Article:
Our Very Catholic Choirmaster is a big fan of chant. We sing a LOT of chant - at almost every service.
His S.O.P. (which I think is very good) is if we sing a polyphonic anthem with a traditional text, first we sing the chant then lead into the anthem. There are tons of pairs that work extremely well this way - Ubi Caritas, the Magnificat (with any number of anthem settings), etc. etc.
I actually had to learn to read the Solesmes notation. . . . we're reading it off the original texts from the Liber Usualis (or the short version, Chants of the Church). . . and I found a copy of the short version for sale on line cheap cheap cheap.
And yes this is a VERY orthodox parish. Praise the Lord!
Sometime back, I read an article which noted that this hymn does not express Catholic faith and is inappropriate in a Catholic Church. Of course, I can't find it right now.
I notice we can sing many songs which were forbidden years ago. I wonder if there is a list somewhere?
I could almost stand the Novus Ordo if they'd just get rid of the chick "music minister" that always gets up at the lectern. You know, she also is the one that sings the "Responsorial Psalm" at the new Mass. I just can't get past the hand. Folks who attend Mass must know what I mean. She's up there, doing her little solo-part, then she does that little flick with the hand, that palm up sweeping motion. You know, the sign that says, "You peons may now join in the singing."
There is /nothing/ that drives me more nuts than "the hand". I can't hack it. I wind up walking out muttering, "The hand. The hand. Will you stop with the hand. In the name of God, quit it with the hand."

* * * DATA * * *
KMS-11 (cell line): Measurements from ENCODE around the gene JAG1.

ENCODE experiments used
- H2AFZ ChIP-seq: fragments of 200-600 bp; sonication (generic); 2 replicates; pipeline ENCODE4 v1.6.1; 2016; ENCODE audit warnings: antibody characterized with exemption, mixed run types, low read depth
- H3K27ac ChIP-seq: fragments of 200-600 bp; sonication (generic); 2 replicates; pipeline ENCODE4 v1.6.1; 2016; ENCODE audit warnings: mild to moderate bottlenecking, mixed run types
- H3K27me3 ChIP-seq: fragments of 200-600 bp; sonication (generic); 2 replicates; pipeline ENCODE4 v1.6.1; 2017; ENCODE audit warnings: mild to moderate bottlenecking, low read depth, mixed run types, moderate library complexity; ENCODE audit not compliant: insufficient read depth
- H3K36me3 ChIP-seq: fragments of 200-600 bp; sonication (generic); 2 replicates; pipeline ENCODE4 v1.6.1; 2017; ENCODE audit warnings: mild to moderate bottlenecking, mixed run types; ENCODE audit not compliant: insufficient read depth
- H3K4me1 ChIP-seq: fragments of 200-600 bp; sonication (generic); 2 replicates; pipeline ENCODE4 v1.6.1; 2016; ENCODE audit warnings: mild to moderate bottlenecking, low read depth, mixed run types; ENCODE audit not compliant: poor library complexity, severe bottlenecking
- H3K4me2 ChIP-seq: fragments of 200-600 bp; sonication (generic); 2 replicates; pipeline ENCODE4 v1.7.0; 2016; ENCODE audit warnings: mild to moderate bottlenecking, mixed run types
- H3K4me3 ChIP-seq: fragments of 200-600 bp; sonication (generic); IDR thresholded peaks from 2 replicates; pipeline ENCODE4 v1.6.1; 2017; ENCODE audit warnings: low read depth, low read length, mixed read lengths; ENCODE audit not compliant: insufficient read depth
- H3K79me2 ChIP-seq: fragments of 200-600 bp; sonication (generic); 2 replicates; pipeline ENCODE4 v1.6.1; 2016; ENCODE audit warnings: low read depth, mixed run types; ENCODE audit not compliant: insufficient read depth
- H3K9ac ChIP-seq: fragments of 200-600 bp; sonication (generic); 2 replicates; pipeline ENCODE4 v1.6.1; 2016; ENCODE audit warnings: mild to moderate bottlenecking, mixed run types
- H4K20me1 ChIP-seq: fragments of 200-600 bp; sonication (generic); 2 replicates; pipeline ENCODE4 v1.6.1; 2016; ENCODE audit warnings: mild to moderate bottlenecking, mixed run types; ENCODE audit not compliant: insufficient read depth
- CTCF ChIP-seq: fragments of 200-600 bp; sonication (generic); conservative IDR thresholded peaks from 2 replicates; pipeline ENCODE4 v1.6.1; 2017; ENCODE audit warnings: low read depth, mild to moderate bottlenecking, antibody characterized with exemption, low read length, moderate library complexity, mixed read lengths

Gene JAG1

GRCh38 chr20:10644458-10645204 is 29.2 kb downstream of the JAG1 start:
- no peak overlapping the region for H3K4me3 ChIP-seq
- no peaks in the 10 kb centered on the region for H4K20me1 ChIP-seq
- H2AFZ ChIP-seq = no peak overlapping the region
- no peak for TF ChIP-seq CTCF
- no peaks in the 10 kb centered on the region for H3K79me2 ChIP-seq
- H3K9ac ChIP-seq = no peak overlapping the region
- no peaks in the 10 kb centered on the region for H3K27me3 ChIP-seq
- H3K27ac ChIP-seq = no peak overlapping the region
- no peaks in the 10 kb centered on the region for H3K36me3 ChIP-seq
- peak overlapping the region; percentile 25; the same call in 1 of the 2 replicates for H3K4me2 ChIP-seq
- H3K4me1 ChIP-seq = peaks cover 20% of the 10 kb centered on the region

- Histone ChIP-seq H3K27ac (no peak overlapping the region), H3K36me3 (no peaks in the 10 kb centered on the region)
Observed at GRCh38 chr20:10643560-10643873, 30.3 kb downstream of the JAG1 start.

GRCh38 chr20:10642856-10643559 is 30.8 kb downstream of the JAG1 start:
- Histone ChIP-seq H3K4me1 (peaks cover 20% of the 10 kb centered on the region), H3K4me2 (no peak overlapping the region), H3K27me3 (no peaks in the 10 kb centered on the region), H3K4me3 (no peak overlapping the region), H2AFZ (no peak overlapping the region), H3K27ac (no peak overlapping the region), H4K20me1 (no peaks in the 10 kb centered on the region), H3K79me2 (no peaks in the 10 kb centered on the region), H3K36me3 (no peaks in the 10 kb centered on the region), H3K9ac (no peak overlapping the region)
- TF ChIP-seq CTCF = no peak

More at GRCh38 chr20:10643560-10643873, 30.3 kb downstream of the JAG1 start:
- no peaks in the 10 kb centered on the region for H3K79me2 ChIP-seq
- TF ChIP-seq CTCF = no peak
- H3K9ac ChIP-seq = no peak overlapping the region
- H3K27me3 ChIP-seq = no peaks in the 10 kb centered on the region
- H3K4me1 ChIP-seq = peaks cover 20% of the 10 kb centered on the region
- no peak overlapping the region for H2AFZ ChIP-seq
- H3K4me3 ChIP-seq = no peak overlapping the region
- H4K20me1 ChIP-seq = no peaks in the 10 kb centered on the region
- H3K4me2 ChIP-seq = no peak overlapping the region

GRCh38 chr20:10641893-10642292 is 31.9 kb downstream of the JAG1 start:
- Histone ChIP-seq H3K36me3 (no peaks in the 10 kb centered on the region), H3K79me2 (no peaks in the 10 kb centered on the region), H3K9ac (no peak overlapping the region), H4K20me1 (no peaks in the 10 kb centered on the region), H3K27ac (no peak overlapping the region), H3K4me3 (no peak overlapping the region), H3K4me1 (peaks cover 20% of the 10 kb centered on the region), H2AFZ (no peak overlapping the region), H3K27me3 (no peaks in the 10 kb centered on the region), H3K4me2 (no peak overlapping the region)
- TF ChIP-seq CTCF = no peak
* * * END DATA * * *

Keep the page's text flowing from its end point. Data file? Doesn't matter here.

Thanks so much for posting...Hub and I love chant, we hear it at a nearby Trappist Abbey.
At one time, our then 2 yo granddaughter used to shush us when we played a tape of it for her; she still likes to play the tape at bedtime, after her prayers.
A humble yet sincere suggestion. You attend Church to praise and worship God. Remember what our Lord said:
"If your right eye causes you to sin, tear it out and throw it away. It is better for you to lose one of your members than to have your whole body thrown into Gehenna."
If the hand motion bothers you, sit somewhere in the church where you won't see the psalm leader - or - look down at the missalette during that time. If necessary, close your eyes. I did that so many times in my previous parish, to avoid these 'near occasions of sin'. Consider moving to a different parish but whatever you do, for the sake of your sanity and soul, try to avoid this distraction.
An "Amazing Grace" is not even Catholic in content!!!!!
No they don't!
The children sing this version at the Children's Mass. Thank goodness that is not too often.
Wish I could find the link to the article which provided the justification for this. Any ideas?
Rasing her hand is much more respectful that our music minister who yells out: (at some Masses)
"Now all join in!"
A cantor raising their hand is much more respectful and reverent! Think about it and count your blessings!
It has to do with the idea that "grace" bought our saving.